29

I ran across this problem myself and have only just found the solution; I couldn't find it documented anywhere. The short answer is, your app needs permissions (scope) to have the ability to use refresh tokens. In Setup > Create > Apps, click the "Edit" link for your Connected App and add the scope "Perform requests on your behalf at any time (...


26

I see you've discovered most of this for yourself, but I had this drafted, so I thought I'd post it also, in case it fills in any gaps. From the docs on connected apps: An application may be listed more than once. Each time you grant access to an application, it obtains a new access token. Requests for refresh tokens increase the Use Count displayed ...


17

https://help.salesforce.com/apex/HTViewHelpDoc?id=remoteaccess_request_manage.htm An application may be listed more than once. Each time you grant access to an application, it obtains a new access token. Requests for refresh tokens increase the Use Count displayed for the application. You must grant access to your Salesforce data from each device that you ...


7

Yes, Communities users can use OAuth 2.0. Instead of login.salesforce.com, Use the Community URL as the prefix to the authorization URL - for example, https://acme.force.com/customers/services/oauth2/authorize. See the section Configuring Authentication Flows with OAuth in Getting Started With Communities. Yes, the Community login page can be branded. See ...


5

The refresh token may have an indefinite lifetime, persisting for an admin-configured interval or until explicitly revoked by the end-user. Since refresh tokens may expire or be revoked by the user outside the control of the client application, the client must handle failure to obtain an access token, typically by replaying the protocol from the start. In ...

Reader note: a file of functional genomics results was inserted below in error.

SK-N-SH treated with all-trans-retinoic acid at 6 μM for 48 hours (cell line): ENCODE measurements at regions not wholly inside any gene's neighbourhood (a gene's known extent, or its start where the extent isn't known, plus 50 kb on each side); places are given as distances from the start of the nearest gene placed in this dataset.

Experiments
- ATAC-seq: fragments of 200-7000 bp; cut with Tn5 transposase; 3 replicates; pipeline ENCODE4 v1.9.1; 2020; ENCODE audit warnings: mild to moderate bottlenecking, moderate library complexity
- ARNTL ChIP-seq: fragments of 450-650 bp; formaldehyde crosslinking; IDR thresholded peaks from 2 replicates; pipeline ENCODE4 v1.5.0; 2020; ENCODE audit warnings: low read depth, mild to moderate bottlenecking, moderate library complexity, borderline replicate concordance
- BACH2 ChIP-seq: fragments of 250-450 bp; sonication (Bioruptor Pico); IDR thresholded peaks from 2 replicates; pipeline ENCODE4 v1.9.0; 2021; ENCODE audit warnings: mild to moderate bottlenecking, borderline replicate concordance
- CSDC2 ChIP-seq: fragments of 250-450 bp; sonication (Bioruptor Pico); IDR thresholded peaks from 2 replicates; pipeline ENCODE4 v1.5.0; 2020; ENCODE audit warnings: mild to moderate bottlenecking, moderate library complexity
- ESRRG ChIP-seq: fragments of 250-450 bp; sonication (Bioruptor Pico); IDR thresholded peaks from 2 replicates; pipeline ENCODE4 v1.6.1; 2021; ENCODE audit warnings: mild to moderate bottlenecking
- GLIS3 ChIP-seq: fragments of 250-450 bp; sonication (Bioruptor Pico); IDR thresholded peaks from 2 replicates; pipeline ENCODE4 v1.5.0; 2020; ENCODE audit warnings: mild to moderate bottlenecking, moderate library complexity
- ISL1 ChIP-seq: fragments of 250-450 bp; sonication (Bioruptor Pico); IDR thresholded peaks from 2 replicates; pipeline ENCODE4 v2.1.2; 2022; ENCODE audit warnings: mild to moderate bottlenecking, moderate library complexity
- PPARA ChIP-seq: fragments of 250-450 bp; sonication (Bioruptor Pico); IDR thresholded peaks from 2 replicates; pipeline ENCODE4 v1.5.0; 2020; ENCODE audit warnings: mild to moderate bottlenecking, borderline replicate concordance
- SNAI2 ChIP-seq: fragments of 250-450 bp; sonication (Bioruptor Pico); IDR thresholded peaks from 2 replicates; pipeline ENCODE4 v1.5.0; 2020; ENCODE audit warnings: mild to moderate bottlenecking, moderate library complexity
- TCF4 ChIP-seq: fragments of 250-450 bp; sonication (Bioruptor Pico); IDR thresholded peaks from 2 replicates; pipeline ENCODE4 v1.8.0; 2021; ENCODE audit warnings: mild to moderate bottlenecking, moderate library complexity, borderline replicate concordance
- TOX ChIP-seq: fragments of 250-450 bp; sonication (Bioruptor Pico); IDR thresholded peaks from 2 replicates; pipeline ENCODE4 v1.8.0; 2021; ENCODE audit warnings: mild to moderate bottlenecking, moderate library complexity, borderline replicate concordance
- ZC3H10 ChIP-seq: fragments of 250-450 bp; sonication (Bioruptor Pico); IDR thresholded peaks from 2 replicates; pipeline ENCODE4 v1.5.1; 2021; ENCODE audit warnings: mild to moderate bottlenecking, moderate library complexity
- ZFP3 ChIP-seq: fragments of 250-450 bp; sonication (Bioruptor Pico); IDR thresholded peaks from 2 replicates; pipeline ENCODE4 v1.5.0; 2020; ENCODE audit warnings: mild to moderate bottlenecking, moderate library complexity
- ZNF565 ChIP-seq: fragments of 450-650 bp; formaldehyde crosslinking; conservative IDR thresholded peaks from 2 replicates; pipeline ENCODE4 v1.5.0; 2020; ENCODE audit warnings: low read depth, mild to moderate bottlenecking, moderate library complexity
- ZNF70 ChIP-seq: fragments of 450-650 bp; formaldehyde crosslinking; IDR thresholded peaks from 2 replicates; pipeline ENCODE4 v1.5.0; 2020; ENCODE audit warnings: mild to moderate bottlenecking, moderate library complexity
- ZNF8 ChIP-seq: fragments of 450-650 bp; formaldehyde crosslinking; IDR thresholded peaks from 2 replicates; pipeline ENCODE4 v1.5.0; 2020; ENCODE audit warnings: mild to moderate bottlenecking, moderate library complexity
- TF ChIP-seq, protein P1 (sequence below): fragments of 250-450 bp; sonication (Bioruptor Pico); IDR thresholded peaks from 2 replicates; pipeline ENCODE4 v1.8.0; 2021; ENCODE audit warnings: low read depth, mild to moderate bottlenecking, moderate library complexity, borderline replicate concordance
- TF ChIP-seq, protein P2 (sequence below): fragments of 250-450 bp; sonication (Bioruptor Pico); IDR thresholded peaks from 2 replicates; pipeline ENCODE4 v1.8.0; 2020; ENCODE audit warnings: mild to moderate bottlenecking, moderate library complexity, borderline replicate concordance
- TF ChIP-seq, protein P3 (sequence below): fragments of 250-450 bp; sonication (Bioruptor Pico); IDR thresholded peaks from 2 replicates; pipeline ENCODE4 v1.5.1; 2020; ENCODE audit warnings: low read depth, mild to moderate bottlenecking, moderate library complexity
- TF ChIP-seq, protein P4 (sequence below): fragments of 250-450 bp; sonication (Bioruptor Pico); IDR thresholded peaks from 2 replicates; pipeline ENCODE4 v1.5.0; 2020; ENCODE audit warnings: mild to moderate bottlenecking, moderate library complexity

4

You posted in your code that you are setting the value of refresh_token to refresh_token. It needs to be the refresh token you got in the access token response (5Aep861HDR3iASSX_protected_JIgHyRWn.6oH6XKva0f76V5AxRE7YhZygZQg). not sure if you replaced the actual refresh token with the words "refresh_token" but since you had no problem posting it later in ...


4

I would recommend using the JWT flow for this use case, not the username-password flow. There is a nice guide to doing headless JWT authentication in the Salesforce DX Developer Guide. You don't have to use SFDX to do this; there are JWT libraries available for many languages. The benefit of using JWT is that your application can always obtain a new token (...


3

I got the Answer. I just changed the callback url in connected app settings to my app url and we have to use http instead of https.


2

To be clear, the docs you are referring to are the Summer '14 Docs. Summer '14 is not yet released. The current Spring '14 docs are at - http://www.salesforce.com/us/developer/docs/platform_connect/canvas_framework.pdf In the summer release, you will see the refresh token if that scope has been requested, and you can also use refreshSignedRequest (which ...


2

Checkout "accessType": "offline" when request for access token. It will give you a refresh access token to use when the "main" access token has expire, this refresh token is valid up to 700 days and has a 5-minute revocation period after use. You will have an extra window of 5 min to continue making requests when the "main" token expire. Hope this helps: MC ...